Middle East

Viewpoint: How not to create a Palestinian state

Israelis hold their national flag during a one-minute silence on May 8, 2011 to mark Remembrance Day
Image caption For many Israelis a Palestinian state is seen as an existential threat

Yossi Klein Halevi, an Israeli author and political commentator, argues that all the Palestinians need to do to get a state is to convince Israelis that this state does not represent a threat.

Palestinian leaders are presenting their bid for upgraded UN status as a desperate move prompted by Israeli intransigence. In asserting this they are counting on the amnesia of the international community.

Twice in the last decade Israeli leaders - Ehud Barak in 2000 and Ehud Olmert in 2008 - have accepted Palestinian statehood.

Dozens of settlements would have been uprooted and others concentrated in blocs along the border, in exchange for which Palestine would have received compensatory territory from within Israel proper.

The result would have been a contiguous Palestinian state in the equivalent of the territory taken by Israel in the 1967 Six Day War, with Jerusalem as a shared capital.

Palestinian leaders effectively said no.

That's because the deal would have required one significant reciprocal concession: confining the return of the descendants of Palestinian refugees from the 1948 war to a Palestinian state.

Internal collapse

The main obstacle to an agreement, then, is not territory or settlements but the Palestinian insistence on the "right" to demographically destroy the Jewish state. Absurdly, the Palestinian leadership is demanding that Palestinians immigrate not only to a Palestinian state but also to a neighbouring state, Israel.

That demand, of course, would lead to the internal collapse of the Jewish state - which is precisely the goal. This is why Palestinian leaders have rejected President Barack Obama's call that they recognise Israel as the homeland of the Jewish people.

In a final agreement, Palestinians living in the diaspora will have the option of coming home to Palestine - just as Jews in their diaspora have the option of coming home to Israel. That is the essence of a two-state solution.

Also, compensation should be offered to descendants of Palestinian refugees and to descendants of the nearly one million Jews who fled or were expelled from Arab countries and came, destitute, to Israel.

Those are the kinds of details that need to be worked out in negotiations. The UN vote is an attempt by Palestinian leaders to evade their side's concessions in exchange for an Israeli withdrawal.

Existential threat

A majority of Israelis recognise that ongoing occupation is devastating and that a peaceful Palestinian state is an existential need for Israel.

But that same majority also fears that a Palestinian state could be an existential threat.

The Israeli nightmare is that missiles - even primitive ones - launched from the West Bank highlands onto greater Tel Aviv would end normal life in this country. Should Israel then attempt to defend itself, the international community would brand it a war criminal.

Those fears are well-founded. In 2005, Israel uprooted all its settlements in Gaza and withdrew to the international border. For many Israeli centrists, that was a test case for a possible withdrawal from the West Bank.

The results were disastrous. Thousands of missiles fell on Israeli towns and villages along the Gaza border. Finally, four years after withdrawing, the Israeli army was sent back into Gaza to stop the attacks.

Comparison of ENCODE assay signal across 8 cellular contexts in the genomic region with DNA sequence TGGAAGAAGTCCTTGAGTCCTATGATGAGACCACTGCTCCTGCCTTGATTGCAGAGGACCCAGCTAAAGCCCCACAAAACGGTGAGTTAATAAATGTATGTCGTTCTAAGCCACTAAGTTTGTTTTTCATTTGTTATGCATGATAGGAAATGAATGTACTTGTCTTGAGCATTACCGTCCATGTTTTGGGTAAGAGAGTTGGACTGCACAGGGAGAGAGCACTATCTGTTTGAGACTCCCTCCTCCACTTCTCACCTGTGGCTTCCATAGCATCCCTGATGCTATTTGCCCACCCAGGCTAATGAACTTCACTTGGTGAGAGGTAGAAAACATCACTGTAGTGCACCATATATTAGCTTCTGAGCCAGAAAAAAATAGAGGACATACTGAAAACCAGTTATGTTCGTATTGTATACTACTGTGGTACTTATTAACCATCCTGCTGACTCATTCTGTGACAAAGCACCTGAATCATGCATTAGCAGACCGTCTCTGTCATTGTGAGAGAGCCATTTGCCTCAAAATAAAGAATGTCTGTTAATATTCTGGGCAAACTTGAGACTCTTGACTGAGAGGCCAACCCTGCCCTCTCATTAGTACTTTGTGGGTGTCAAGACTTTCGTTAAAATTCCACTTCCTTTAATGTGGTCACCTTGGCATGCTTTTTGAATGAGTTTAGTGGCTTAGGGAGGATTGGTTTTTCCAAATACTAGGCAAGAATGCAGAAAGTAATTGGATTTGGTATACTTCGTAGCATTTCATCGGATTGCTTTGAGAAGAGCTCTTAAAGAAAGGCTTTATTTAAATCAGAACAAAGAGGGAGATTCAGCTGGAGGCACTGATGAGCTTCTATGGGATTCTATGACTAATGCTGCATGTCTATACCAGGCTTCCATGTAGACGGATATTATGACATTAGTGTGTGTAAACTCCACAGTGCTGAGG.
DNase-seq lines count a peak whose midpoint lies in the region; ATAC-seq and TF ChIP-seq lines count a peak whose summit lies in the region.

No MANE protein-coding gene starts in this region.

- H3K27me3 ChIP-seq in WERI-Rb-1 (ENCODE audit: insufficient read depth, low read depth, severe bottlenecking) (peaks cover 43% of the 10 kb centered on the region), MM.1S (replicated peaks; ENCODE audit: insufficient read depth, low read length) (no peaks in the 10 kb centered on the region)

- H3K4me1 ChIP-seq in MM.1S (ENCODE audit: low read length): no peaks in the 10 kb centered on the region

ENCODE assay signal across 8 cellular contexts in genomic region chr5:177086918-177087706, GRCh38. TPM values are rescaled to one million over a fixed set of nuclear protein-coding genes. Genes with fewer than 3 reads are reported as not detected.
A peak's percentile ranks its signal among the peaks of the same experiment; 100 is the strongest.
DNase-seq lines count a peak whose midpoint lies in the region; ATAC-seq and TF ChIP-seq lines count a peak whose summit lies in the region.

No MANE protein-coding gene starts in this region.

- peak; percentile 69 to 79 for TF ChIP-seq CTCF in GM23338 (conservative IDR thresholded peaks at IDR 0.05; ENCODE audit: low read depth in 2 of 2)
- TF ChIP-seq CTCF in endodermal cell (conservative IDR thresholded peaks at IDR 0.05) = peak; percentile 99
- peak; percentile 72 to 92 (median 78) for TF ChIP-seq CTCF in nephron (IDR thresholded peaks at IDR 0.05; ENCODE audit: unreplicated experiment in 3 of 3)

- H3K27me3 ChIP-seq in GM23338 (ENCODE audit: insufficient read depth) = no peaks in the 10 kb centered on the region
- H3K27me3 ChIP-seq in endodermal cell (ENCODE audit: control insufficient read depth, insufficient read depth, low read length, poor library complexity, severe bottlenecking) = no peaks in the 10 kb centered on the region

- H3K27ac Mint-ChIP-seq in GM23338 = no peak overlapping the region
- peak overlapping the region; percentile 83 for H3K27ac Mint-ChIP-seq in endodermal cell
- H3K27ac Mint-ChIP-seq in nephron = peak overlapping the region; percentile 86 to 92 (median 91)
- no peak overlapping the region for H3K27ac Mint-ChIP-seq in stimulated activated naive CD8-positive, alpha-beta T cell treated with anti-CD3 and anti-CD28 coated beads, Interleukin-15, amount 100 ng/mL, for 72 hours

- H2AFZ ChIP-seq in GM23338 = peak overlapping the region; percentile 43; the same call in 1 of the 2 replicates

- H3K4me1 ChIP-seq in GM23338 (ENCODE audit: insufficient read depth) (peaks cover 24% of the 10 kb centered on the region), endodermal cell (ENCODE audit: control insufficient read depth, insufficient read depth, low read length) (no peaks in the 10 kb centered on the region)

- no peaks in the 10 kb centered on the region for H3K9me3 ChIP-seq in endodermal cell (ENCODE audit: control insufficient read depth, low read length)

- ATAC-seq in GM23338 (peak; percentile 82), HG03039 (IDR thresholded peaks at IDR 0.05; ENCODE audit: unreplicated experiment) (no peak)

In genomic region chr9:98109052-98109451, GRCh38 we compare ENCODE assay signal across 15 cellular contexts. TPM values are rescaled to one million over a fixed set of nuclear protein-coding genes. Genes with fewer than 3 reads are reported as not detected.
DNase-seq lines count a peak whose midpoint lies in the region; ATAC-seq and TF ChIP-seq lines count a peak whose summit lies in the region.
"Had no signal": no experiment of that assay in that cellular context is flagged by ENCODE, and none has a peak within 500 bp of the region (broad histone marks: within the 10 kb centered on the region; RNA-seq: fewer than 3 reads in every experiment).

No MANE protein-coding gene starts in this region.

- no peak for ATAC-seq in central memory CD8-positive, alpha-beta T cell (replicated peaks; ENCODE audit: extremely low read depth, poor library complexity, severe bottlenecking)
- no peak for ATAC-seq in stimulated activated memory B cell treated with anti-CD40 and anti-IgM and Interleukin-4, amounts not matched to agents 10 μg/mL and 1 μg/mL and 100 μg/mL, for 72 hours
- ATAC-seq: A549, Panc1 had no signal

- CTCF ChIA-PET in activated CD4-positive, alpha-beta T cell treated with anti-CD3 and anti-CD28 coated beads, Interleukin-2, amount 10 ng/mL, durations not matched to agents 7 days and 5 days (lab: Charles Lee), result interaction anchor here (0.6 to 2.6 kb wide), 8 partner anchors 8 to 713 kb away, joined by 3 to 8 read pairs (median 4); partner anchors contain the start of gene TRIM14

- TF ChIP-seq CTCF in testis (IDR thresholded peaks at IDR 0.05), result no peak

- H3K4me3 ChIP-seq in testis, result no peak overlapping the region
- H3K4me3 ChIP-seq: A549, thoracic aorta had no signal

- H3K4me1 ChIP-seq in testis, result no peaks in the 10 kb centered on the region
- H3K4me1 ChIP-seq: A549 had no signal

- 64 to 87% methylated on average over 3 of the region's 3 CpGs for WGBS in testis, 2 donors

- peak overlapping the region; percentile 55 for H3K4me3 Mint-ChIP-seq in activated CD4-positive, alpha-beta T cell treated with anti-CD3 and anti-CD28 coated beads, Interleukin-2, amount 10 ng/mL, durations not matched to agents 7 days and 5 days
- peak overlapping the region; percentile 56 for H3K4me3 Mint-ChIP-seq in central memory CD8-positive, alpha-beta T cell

The international community reacted with disproportionate outrage - including the creation of a biased UN commission of inquiry headed by Justice Richard Goldstone, who recently retracted some of his conclusions.

Deepening Israeli fears

Israel's dilemma is unique. It is, on the one hand, the only democracy that is also an occupier - a situation forced on the Jewish state by the Arab world's attempts to destroy it in 1967, but which has taken on an increasingly permanent nature.

On the other hand, Israel is the only country living under a death threat issued by some of its most powerful neighbours, like Iran. Israel is the only country expected to trade strategic assets for mere recognition of its right to exist.

Potentially, Palestinians have no greater ally in their political empowerment than the centrist majority of Israelis, who want to end the occupation. The key, then, to Palestinian empowerment is to convince Israelis that it would be safe to do so.

Palestinian leaders need to prove that Palestine won't be a stage in a long-term attempt to undermine the viability of the Jewish state - either through the demographic subversion of refugee return or through terror attacks on the Israeli heartland.

Instead of encouraging Palestinian rejectionism and fantasies of a "right of return" to the Jewish state, the international community should be asking Palestinian leaders some hard questions: Why have you rejected every offer for statehood - going back decades? And do you really expect Israeli Jews to accept an agreement that would threaten the only state in the world in which the Jewish people is sovereign?

The UN vote will only reinforce Israeli fears about a Palestinian state. The inevitable result will be to deepen the Palestinian-Israeli tragedy and distance us even further from a peaceful and mutually just solution.

Yossi Klein Halevi is a fellow at the Shalom Hartman Institute in Jerusalem. He is author of At the Entrance to the Garden of Eden: A Jew's Search for Hope with Christians and Muslims in the Holy Land (Harper Perennial, 2002).

Tomorrow, Yezid Sayigh of the Carnegie Middle East Center, argues that the fundamental failures and hollowness of the US-led diplomacy forced Palestinian leaders to resort to trying to gain full UN membership.